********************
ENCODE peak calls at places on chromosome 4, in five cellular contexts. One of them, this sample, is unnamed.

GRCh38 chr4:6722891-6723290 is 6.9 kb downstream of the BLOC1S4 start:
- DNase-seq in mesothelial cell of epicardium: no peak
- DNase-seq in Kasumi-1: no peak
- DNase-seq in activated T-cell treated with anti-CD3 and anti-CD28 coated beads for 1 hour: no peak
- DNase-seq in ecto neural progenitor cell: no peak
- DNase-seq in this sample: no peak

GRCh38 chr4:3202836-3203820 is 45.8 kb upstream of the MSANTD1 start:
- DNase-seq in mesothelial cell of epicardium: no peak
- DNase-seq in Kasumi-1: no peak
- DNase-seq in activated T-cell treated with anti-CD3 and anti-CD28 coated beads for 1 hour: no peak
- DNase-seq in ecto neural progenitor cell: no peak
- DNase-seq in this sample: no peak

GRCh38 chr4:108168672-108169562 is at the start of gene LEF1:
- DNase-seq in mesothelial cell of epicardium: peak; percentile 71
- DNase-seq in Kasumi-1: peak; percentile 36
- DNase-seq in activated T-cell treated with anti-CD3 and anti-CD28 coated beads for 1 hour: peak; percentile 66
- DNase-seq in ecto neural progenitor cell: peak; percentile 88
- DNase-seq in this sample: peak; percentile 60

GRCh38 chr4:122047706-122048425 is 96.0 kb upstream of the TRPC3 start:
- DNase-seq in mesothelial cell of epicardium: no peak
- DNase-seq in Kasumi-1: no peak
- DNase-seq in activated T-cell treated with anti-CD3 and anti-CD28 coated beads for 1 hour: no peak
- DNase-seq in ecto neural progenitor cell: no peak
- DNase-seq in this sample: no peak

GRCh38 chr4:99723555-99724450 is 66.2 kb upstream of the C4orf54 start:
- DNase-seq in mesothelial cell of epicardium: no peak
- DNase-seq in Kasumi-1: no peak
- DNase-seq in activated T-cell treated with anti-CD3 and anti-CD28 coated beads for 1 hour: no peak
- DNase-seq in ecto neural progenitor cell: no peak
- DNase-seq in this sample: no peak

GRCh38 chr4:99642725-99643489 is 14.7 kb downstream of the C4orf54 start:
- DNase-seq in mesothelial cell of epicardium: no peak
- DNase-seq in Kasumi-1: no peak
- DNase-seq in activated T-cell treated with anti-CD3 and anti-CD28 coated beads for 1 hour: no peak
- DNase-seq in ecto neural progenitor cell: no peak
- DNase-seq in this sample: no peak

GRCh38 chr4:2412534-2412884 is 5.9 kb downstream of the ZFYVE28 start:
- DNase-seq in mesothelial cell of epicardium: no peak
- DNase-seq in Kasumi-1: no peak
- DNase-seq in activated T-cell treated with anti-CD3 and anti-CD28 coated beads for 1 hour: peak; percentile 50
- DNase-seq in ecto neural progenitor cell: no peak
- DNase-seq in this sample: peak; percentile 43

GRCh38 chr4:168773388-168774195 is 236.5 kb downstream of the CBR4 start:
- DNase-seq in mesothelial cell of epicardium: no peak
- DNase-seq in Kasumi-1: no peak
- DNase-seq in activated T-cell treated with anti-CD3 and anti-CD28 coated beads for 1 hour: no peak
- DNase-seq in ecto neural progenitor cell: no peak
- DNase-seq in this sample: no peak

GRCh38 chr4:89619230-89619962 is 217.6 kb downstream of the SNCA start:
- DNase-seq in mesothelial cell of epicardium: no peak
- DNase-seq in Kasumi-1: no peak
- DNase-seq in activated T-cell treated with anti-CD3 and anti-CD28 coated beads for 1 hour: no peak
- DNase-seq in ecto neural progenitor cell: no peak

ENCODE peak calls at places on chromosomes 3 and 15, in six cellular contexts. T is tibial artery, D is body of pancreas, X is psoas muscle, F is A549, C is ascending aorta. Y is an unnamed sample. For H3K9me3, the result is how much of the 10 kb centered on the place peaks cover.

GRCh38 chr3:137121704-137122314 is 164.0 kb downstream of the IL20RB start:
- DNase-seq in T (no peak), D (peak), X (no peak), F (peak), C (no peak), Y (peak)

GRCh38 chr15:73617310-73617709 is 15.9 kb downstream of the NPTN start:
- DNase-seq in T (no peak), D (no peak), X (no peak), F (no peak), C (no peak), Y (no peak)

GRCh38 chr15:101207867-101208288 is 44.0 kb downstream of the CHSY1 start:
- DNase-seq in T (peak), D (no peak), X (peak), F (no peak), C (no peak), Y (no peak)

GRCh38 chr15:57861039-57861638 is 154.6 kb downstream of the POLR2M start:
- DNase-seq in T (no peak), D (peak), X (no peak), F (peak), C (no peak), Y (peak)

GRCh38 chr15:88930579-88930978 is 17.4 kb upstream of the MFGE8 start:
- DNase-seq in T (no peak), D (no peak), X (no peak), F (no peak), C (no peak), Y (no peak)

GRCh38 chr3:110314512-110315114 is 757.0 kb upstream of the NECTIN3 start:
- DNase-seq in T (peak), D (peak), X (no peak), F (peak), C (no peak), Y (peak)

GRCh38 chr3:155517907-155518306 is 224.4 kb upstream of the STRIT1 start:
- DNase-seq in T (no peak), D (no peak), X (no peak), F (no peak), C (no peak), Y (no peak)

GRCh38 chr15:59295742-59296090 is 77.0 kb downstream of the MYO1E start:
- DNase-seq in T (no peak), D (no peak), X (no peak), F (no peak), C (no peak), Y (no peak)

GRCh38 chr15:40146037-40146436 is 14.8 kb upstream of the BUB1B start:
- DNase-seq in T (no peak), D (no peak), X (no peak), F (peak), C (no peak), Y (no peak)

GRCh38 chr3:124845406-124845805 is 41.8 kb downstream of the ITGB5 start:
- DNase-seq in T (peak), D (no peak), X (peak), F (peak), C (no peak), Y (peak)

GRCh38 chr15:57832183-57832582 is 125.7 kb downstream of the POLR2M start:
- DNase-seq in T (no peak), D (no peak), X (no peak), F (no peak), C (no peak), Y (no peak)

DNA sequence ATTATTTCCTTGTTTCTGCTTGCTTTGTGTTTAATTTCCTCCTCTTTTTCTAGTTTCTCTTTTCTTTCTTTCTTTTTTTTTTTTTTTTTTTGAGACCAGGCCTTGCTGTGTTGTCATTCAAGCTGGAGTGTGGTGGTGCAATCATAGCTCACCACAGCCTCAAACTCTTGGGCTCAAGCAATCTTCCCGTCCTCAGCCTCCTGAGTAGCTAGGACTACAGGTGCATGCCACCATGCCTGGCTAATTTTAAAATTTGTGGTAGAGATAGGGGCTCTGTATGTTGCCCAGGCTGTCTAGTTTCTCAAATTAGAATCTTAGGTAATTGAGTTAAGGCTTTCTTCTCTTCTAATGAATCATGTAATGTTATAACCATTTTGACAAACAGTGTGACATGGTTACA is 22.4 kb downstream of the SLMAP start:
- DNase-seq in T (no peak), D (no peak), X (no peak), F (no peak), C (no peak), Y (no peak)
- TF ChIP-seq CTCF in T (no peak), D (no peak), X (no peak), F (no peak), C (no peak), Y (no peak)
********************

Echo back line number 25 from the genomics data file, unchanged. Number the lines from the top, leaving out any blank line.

- DNase-seq in this sample: no peak